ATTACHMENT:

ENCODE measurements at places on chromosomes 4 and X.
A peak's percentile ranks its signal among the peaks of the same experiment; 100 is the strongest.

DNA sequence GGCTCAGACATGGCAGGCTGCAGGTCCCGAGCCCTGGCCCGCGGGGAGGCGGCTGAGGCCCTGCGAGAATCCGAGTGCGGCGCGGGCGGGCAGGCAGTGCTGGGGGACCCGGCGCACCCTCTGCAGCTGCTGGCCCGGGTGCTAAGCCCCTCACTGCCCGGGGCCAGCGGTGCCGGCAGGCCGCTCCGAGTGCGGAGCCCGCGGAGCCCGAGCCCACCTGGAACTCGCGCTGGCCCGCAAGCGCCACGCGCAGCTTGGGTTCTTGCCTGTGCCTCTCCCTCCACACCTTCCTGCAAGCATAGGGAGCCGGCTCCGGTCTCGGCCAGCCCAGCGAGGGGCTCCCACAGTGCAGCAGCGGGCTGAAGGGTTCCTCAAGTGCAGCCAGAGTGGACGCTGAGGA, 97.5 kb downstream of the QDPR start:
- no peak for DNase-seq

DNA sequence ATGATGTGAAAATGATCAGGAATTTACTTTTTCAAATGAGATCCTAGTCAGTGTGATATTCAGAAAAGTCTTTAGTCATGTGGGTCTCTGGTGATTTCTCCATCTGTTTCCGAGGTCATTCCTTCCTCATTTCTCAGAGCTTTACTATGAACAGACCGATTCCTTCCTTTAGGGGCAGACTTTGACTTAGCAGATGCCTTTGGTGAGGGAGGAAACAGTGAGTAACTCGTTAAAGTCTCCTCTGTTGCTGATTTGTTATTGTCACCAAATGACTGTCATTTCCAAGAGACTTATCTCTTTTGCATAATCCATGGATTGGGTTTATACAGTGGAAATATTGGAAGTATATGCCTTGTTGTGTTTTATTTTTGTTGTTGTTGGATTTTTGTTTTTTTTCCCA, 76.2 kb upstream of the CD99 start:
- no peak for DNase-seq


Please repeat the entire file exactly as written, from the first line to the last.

ENCODE measurements at places on chromosomes 4 and X.
A peak's percentile ranks its signal among the peaks of the same experiment; 100 is the strongest.

DNA sequence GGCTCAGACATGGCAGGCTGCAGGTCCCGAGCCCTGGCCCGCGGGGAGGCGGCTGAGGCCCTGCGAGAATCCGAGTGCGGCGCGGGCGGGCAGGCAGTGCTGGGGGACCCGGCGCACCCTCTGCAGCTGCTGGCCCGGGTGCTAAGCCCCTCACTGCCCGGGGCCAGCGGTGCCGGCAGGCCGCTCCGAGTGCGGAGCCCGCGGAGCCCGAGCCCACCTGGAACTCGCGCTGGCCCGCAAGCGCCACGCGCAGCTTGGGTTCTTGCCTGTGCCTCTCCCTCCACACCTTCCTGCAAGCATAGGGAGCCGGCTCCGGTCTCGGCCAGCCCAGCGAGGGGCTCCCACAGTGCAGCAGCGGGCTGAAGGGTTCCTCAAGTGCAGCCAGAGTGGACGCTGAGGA, 97.5 kb downstream of the QDPR start:
- no peak for DNase-seq

DNA sequence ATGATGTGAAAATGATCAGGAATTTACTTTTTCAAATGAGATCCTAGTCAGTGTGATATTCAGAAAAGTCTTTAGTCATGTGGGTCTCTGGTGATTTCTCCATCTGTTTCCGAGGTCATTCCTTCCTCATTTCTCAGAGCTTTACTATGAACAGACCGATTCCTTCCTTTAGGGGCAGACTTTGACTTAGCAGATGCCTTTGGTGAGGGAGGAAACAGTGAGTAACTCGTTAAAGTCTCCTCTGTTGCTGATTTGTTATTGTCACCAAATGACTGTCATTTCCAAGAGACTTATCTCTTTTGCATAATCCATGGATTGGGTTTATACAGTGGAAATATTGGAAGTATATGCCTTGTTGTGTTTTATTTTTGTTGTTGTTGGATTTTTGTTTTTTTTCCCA, 76.2 kb upstream of the CD99 start:
- no peak for DNase-seq